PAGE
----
Levy could become next breakout star on Euro Tour

By Will GrayNovember 1, 2014, 2:36 pm

He was born in California, plays under the French flag and wears a hat brandishing his nickname: "El Toro."

He is Alexander Levy, and while his player bio may evoke quizzical looks, one thing is clear - the 24-year-old is poised to become the next breakout star on the European Tour.

Essentially off the map of professional golf less than a year ago, Levy took control of this week's BMW Masters in China with a third-round 63 to build a four-shot lead heading into Sunday's finale. Should he win, it will be his third victory on the European Tour this year - joining Rory McIlroy as the only players with three or more wins in 2014 - and his second trophy in less than a month.

Just as friend and countryman Victor Dubuisson did around this time last year, Levy appears ready to ascend from obscurity into a position to become one of Europe's next big hits.

Levy had a decorated amateur career in France, and after turning pro in 2011, he made it to the European Tour two years later, ranked outside the top 600 in the OWGR. He began this year at No. 226, then broke through to claim the Volvo China Open in April for his maiden victory, winning by four shots and beating the likes of Henrik Stenson, Ian Poulter and Francesco Molinari in the process.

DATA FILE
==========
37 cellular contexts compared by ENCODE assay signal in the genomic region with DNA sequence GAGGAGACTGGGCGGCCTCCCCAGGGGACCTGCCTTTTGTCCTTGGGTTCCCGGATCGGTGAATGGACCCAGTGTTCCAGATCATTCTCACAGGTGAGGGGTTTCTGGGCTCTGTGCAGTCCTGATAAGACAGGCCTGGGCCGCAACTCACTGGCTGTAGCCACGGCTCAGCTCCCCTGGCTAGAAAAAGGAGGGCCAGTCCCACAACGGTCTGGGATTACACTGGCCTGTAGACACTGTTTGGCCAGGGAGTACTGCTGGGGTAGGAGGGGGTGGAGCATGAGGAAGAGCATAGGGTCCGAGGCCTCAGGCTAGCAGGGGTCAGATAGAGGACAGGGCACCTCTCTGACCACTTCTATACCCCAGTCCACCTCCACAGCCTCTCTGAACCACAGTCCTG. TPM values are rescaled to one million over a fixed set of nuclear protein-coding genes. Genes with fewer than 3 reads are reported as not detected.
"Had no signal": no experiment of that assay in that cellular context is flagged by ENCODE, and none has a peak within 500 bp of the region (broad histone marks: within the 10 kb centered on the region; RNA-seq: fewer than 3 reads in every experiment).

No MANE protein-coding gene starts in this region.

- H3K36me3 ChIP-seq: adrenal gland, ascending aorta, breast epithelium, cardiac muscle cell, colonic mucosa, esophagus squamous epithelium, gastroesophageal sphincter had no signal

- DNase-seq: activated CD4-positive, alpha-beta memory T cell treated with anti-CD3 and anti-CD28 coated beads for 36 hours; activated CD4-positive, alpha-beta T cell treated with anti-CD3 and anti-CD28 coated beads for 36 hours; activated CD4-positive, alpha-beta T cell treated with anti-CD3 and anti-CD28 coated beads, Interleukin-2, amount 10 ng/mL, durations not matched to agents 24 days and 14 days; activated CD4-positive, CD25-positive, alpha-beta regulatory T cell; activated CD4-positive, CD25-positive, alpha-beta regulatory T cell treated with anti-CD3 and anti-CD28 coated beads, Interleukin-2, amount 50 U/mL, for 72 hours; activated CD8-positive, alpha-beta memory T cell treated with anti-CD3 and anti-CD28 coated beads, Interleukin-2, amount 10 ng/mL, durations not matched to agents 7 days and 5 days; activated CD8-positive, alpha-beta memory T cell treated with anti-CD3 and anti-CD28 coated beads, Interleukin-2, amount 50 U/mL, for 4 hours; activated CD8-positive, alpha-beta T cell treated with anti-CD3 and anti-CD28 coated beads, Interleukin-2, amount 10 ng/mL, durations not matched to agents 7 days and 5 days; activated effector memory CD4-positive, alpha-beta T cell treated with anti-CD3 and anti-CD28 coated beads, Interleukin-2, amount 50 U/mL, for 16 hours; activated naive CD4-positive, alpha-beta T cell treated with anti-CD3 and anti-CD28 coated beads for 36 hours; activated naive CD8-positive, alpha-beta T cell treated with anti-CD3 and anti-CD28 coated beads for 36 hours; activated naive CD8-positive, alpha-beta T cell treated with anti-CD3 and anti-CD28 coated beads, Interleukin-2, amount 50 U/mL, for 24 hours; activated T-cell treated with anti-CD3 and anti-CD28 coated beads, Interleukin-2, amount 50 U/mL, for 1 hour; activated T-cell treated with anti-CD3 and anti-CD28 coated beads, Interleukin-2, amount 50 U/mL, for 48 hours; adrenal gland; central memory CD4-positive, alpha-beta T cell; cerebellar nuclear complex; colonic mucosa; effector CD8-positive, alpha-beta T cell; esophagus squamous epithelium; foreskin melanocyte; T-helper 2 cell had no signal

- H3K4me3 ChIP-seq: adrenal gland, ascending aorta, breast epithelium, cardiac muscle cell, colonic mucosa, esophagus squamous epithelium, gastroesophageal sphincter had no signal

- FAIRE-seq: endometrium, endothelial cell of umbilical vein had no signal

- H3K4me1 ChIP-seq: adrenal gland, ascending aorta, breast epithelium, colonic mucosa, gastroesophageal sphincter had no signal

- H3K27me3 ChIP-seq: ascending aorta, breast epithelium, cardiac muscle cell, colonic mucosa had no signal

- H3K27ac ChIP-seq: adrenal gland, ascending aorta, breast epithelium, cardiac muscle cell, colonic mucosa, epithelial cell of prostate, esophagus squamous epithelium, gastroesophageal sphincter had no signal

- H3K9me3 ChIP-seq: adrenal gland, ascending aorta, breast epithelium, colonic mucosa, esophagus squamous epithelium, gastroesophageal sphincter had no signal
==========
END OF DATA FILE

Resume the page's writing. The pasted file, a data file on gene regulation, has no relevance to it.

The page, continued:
The victory has served as a launching pad for Levy, whose 15 subsequent starts have netted eight top-25 finishes, including another win at the rain-shortened Portugal Masters last month. There, he took the title at the 36-hole event with rounds of 63-61.

The seeds have been planted for Levy to thrive on an even larger stage. He made his first major championship appearance at the PGA Championship this year, where he finished a respectable T-30. He has also contended this year at high-profile European Tour events like the BMW PGA Championship (T-12) and the Scottish Open (T-21).

Now No. 74 in the world, Levy will only rise further following this week's event, and he is in position to take advantage of an OWGR system in which the rich tend to get richer. He is already in the field for next week's WGC-HSBC Champions, a no-cut event, and at No. 19 in the Race to Dubai, he will continue to accrue points against elite fields through the end of the month.

The carrot at the end of the stick is a spot in the OWGR top 50 at year's end, which would allow him to build a schedule for 2015 that includes multiple stops in the U.S. - notably, The Masters.